I gave myself a few weeks to use the $199 w/plan LG Optimus Pro on AT&T to see if a phablet could replace my normal Android device, the LG Nexus 4. The Optimus Pro is very similar to the Samsung Galaxy Note 2 which I reviewed and liked. LG doesn’t include the stylus, which I considered a downside on the Note 2. It also has a less intrusive overlay and a bunch of other handy features which I found helpful…
The Optimus Pro shares the same 5.5-inch 1080P display specs as the Note 2 but in a slightly smaller 5.91 by 3 by 0.37 inches, 6.1 ounce package. It looks a lot like a Note 2 a swell with slick plastic backing and similarly-placed bottom USB port, power and volume rockers meant for the right hand. It has a cool button with multi-colored LED lights for programmable alerts.
On the inside it has a huge 3300mAh battery that lasts the whole day long, even powering a 1080P 5.5-inch display. It also has a micro-SD card slot for doubling the already beefy 32GB (22GB usable) internal storage space on the phone.
The phone is fast, handling all tasks very quickly. Games are smooth. Startup times are quick.
I don’t use the phone much but phone calls worked fine. AT&T’s LTE doesn’t reach my little village a few miles outside of New York City but on a few trips into the city, AT&T’s fast LTE started screaming. Tethering feels like Wifi.
The software is Android 4.2.2 with a much more benign overlay than the Note 2’s Touchwiz. LG’s added software is nice. The changes from stock Android are overall positive but if given the opportunity, I’d still jump on a stock Android version.
LG’s Qslide isn’t quite as robust as Samsung’s windowing manager, but just like the Stylus, I rarely find myself using these features. I’d rather have a quicker way to scroll through the apps than holding down the home button (another area where the omission of S-voice was appreciated).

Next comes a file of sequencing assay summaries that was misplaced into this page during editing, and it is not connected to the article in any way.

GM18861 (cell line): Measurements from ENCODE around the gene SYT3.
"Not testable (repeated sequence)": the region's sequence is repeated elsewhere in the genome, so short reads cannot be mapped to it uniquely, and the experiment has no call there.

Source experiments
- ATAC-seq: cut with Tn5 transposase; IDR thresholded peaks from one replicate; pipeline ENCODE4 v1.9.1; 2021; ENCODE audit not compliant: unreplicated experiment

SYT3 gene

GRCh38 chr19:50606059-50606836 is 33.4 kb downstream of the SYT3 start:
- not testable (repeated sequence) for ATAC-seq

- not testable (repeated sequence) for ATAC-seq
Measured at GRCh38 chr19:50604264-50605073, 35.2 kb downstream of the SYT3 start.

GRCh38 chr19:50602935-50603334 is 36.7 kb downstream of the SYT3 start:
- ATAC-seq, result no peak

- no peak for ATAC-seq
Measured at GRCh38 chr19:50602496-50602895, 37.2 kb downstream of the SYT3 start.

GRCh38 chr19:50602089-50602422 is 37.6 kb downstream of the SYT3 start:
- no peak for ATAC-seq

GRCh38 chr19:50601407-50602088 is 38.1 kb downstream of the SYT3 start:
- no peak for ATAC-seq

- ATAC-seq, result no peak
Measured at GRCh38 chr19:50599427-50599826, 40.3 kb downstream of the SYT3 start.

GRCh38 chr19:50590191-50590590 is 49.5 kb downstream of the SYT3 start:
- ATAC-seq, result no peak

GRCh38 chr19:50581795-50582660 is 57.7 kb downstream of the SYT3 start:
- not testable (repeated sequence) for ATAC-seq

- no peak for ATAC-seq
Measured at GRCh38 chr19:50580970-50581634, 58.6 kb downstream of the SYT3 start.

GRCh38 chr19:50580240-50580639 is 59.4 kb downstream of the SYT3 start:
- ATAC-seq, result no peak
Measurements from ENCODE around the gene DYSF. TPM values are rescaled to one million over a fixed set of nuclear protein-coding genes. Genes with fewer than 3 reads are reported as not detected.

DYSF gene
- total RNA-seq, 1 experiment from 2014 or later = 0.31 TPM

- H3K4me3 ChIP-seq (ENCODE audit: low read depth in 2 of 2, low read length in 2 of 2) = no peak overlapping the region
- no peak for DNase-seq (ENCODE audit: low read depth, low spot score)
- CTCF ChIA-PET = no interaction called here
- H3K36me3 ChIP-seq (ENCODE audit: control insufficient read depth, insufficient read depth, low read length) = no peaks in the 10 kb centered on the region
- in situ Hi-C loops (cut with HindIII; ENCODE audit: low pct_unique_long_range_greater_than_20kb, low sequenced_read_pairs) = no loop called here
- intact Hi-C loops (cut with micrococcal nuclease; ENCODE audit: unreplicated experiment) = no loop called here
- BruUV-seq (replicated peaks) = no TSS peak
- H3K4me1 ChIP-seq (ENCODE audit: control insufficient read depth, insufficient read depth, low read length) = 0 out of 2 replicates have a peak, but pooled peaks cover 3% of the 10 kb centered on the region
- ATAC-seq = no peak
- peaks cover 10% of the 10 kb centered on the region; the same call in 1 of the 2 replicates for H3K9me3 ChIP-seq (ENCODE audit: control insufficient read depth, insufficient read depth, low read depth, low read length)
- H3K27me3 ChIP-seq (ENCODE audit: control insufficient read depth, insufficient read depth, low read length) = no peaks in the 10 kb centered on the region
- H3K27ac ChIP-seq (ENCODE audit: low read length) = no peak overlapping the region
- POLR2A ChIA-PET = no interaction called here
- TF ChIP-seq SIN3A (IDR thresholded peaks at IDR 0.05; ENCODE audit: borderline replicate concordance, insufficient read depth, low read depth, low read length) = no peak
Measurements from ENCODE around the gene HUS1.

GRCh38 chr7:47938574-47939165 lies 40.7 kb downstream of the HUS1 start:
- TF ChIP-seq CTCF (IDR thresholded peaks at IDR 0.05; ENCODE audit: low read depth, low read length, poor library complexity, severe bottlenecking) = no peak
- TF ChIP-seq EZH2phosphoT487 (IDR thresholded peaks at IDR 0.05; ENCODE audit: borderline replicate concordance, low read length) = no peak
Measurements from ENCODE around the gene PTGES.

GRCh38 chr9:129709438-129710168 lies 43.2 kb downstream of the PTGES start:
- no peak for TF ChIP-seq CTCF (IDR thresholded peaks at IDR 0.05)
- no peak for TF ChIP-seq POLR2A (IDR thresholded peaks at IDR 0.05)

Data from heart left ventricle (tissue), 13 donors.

I enjoy the dedicated, programmable button on the top left which I left in the default note-taking overlay but could easily see using the camera or phone or email app in its place. You can also program the lock screen apps but I was OK with LG’s choices here too.
Most of the other AT&T or LG apps are missable except I did find enjoyment connecting the Quickremote App to a hospital room LG television.
Camera quality is good but probably not as good as the high end Samsung/Apple/HTC shooters of 2013. Images I took were a bit washed out (and the shutter a little slow). 1080P videos were the same. These are still good images but definitely not the best out there.
Sure, if I was into Phablets, I would recommend LG’s Optimus Pro pretty handily. The screen size is gargantuan for a phone but with small bezels, it is manageable in the pocket. It is definitely heavier than you’d probably prefer but the battery easily lasts a day long –a tradeoff I’d make any day. LG hasn’t strayed as far from Pure Android as Samsung has and added features are generally positive steps. Contrast this with the $100 more expensive Note 2 with half the storage and LG might have some success here.
That being said, I still prefer my Nexus 4 with its paltry 720P display and pure Android.
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